Are you an avid yogi or runner? Maybe you’re really into Zumba, cycling, rowing or Barre classes. It seems like…
On numerous occasions my students and clients have walked into the Lululemon store in the town where I used to live, and they’ve immediately been asked, “Where do you train?” When they would answer, “Kettlebell Elite,” (the gym I owned at that time), the women would always respond with, “All of the women who train there have the best butts!”
Why do my students have the “best butts?” Because they squat and they squat often.
Squats are a natural and safe movement that almost all of us are capable of performing as children. Aaaand then we grow up and often lose the ability to squat well. We can lose our ability to squat well for a number of reasons, including but not limited to: lack of physical activity, sitting throughout the day, joint or muscle stiffness, lack of stability, previous injuries, and more.
Squats are great fundamental movement for improving mobility, stability, and strength, and they have tons of real world carryover. What about a better bum? In my experience, heavy squats are fantastic for increasing and lifting your ASSets. I’ve yet to meet a woman who didn’t appreciate the higher, tighter, lifted glutes that come from adding squats to their program. In the kettlebell community we call this result a “bell butt.”
Before we discuss the various squat variations, let’s talk about squat form.
The main difference in a squat and a hinge (deadlift or swing pattern) is that while they both require a nice, flat back, the shoulders and hips should descend and ascend at the same rate when squatting. While in a hinge the hips hinge back and the shoulders stay much higher. The image on the left is a squat, and the image on the right is a hinge.
You may have heard the old adage, “don’t squat past parallel because it’s bad for your knees.” However, the truth is, squats, and even deep squats, are not bad for your knees. Squatting with bad form is bad for your knees. If you’d like to learn more about that, check out this article from fellow Girls Gone Strong Advisory Board Member and Physical Therapist Ann Wendel: Do Deep Squats Cause Knee Pain?
“Rock bottom” (i.e. deep) squats are perfectly fine when performed with proper technique. Most often when I see people stop at parallel, they are actually putting more pressure and stress on their knees by leaning forward with their knees too far forward over their toes, instead of sharing the load among their hips, glutes, quads, hamstrings, and knees.
Below are some examples of improper squat form:
While the photo on the right above shows proper depth for a deep squat, I would currently stop short of this depth. Notice the current asymmetry in hip level. This would cause a dysfunctional squat pattern at this time. Always a good idea to have a coach or take a video of yourself to check your form.
If you feel pain when squatting, read Ann Wendel’s recent article on deep squats and knee pain.
I often see people stop short when squatting or say, “I can’t squat.” While sometimes this may truly be the case for some, most often it isn’t. After doing a few assessments and drills, we can determine if it is a mobility issue in the hips or ankles or if they are just afraid of squatting.
At a recent workshop that I was teaching I had a student that was not squatting down to parallel. I began asking questions and assessing her body to determine the issue. After a few drills and more questions, I found out that it was just a fear of falling backward. The following video will demonstrate how to help someone get lower and determine if they have the proper mobility to squat deeply.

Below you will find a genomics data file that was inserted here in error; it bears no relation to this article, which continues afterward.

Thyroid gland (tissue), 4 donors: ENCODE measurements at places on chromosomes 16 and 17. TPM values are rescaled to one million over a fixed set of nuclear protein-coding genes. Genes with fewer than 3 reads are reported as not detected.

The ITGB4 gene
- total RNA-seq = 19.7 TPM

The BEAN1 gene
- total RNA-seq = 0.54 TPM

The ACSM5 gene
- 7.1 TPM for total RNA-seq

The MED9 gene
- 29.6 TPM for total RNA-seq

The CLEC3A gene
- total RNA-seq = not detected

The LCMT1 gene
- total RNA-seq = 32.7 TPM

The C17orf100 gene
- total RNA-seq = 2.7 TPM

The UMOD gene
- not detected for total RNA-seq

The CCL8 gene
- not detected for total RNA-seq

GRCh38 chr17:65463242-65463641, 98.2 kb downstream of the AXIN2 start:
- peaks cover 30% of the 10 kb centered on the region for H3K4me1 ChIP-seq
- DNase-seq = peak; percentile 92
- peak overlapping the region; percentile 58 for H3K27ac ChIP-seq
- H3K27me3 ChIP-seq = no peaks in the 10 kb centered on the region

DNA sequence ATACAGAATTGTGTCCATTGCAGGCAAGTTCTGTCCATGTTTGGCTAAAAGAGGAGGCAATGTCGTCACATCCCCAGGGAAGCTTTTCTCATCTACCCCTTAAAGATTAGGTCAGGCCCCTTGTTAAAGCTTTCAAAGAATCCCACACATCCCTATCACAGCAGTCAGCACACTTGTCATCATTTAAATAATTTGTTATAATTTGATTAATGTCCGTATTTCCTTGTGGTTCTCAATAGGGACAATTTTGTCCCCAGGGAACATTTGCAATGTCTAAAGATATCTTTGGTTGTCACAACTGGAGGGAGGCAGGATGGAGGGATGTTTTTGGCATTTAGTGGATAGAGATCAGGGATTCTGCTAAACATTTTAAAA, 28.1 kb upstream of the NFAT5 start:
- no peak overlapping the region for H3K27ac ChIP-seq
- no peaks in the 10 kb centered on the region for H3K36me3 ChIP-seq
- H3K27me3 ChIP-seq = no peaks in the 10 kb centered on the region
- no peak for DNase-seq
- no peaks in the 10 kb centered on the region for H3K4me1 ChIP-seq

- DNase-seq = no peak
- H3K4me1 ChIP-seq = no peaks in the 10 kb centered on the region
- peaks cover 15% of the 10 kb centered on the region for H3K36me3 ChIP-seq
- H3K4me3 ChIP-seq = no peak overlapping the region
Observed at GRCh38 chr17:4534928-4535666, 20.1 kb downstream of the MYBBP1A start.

In order to get into a proper deep squat:
Note – If you are super mobile and can easily squat to rock bottom and hang out there while relaxed, you may be losing some of the benefit of the deep squat. Try stopping about one inch higher, or as low as you can go while still maintaining the tension in your legs, glutes, and core.
Now that we’ve covered the technique, lets discuss the best place to start squatting or have your students or clients start squatting. I recommend that you always pattern a move with your own bodyweight prior to loading it with a weight (kettlebell, dumbbell, or barbell). I begin with an assessment first, like “Face The Wall Squats,” then proceed to loading the squat in a variety of ways. Below are a series of videos to illustrate this process:
My preference is to normally train low reps with heavy weight. An example of this would be 5 sets of 5, however with the tremendous amount of travel I am doing these days I also do a lot of bodyweight training. Below I have added a Bonus Bodyweight Squat workout that you can do while traveling or anytime you see fit. Weight can also be added to this workout over time.
This workout is great when you are traveling or maybe even try it loaded sometime to make it more advanced. Start this workout at the top of a 10-rung ladder. You will do each rung then rest before going to the next rung, it may not seem like you need the rest at first but I promise it will catch up with you. Each rep you will pull yourself to a rock bottom squat, come up ½ way then go back down to rock bottom then stand to equal one rep.
After you have finished the first 5 rungs (10-6) we change it up for the last 5 rungs (5-1). For the last rep of each of these rungs you will add a hold at the last ½ mark. Each rung the last rep hold gets longer.
10 reps – rest
9 reps – rest
8 reps – rest
7 reps – rest
6 reps – rest
5 reps (4 reps, then on #5 Hold 10 sec at ½ way point, then down, then up)
4 reps (3 reps, then on #4 Hold 15 sec at ½ way point, then down, then up)
3 reps (2 reps, then on #3 Hold 20 sec at ½ way point, then down, then up)
2 reps (1 rep, then on #2 Hold 25 sec at ½ way point, then down, then up)
1 rep (rock bottom, then ½ way up, Hold 30 sec, then down, then up)
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